PAMELA CONSTABLE: Absolutely. And if we go back to the case of Malala Yousafzai that was also mentioned in your clip, that was sort of a particularly heinous crime, although, fortunately, she survived, and many of these women have not.

But these groups, these militant groups, have said very clearly — and again, very defiantly — that we do not think women should be out in public, not entering homes, not doing public service work, not going to school, not going to the office. They don’t want women out.

JEFFREY BROWN: Now, where is the government in this? Do they have the ability to protect aid workers? Do they have the will to protect them?

PAMELA CONSTABLE: They certainly have the ability.

I don’t really think they have enough will. I think it’s been very difficult, particularly for civilian authorities, to come out as strongly as they might like to against these attacks. They are still very concerned about the growing political power of the religious right in Pakistan, and I think that has kept them in a number of cases from coming out and saying or doing what is right.

JEFFREY BROWN: To the extent that they will just back off altogether.

PAMELA CONSTABLE: Yes. I mean, obviously, they have police, they have army, they have people that can go in these places and do a better job of trying to protect individual operations and schools and clinics.

But it takes more than that. It takes leadership from the very top of the both the military and the political establishment to say, this simply is not acceptable.

JEFFREY BROWN: What about at the local level? As we said, hundreds came out, and it appeared in this case that this group, local group, had local support.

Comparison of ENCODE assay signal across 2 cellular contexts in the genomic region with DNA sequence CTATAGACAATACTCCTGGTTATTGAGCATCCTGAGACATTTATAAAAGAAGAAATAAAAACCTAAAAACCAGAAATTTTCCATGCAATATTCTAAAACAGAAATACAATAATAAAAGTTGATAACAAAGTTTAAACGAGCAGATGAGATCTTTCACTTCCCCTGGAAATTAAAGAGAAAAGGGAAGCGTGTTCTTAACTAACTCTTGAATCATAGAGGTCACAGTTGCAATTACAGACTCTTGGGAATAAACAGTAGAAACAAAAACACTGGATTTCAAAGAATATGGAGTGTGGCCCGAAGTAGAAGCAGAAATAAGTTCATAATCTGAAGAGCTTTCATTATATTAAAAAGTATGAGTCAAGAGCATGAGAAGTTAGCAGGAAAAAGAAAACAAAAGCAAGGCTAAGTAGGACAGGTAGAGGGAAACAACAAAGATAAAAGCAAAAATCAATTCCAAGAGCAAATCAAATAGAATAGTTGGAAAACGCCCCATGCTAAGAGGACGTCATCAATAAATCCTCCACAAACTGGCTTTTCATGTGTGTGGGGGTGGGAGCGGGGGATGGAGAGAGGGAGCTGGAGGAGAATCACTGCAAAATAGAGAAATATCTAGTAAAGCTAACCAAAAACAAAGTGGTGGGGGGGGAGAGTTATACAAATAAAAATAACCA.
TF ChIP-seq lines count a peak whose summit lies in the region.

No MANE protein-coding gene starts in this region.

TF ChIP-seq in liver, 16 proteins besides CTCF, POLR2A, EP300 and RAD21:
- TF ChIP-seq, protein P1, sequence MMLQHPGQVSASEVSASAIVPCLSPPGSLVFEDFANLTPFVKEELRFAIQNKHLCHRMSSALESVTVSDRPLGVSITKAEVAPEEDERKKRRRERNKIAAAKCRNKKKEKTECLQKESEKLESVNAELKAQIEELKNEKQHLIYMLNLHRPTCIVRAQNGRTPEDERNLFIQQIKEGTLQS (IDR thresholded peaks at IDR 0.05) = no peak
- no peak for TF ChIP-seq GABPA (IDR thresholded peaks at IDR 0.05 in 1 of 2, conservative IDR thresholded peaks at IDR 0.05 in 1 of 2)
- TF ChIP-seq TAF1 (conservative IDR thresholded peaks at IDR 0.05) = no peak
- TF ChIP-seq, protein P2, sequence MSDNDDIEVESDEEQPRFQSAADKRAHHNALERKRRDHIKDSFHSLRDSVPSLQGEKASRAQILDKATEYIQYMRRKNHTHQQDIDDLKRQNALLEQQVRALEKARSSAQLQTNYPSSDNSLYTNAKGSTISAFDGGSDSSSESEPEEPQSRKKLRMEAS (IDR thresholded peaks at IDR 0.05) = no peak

PAMELA CONSTABLE: Absolutely. I’m sure that’s right.

And I think most of these groups go out. They canvass first. They’re not going to go into enemy territory. They’re going to go and they’re going to use — that’s maybe not the right word, but cooperate with local village elders in each case before they go on their programs.

Their problem is not the local population. Most Pakistanis realize that these are — these are good things that are being done.

JEFFREY BROWN: And can we tell at this point how much the real fear or the reality that these killings are having the impact desired by the perpetrators, that is, the aid work just isn’t — is either stopping or lessening?

PAMELA CONSTABLE: Yes, it’s hard to know over the long run.

But, as I mentioned before, I think the U.N. is really pulling back on some of its vaccine campaigns and others. There’s been a number of aid projects that have been shut down or at least temporarily suspended in those parts of Pakistan.

You know, I do think it’s having a chilling effect to a certain extent. And I think it’s going to continue as long as people are intimidated. You know, people are going to stop allowing their relatives from going out and taking that sort of risk.


They’re particularly vulnerable if they’re locals.



All right, Pam Constable, thanks so much.

PAMELA CONSTABLE: You’re very welcome.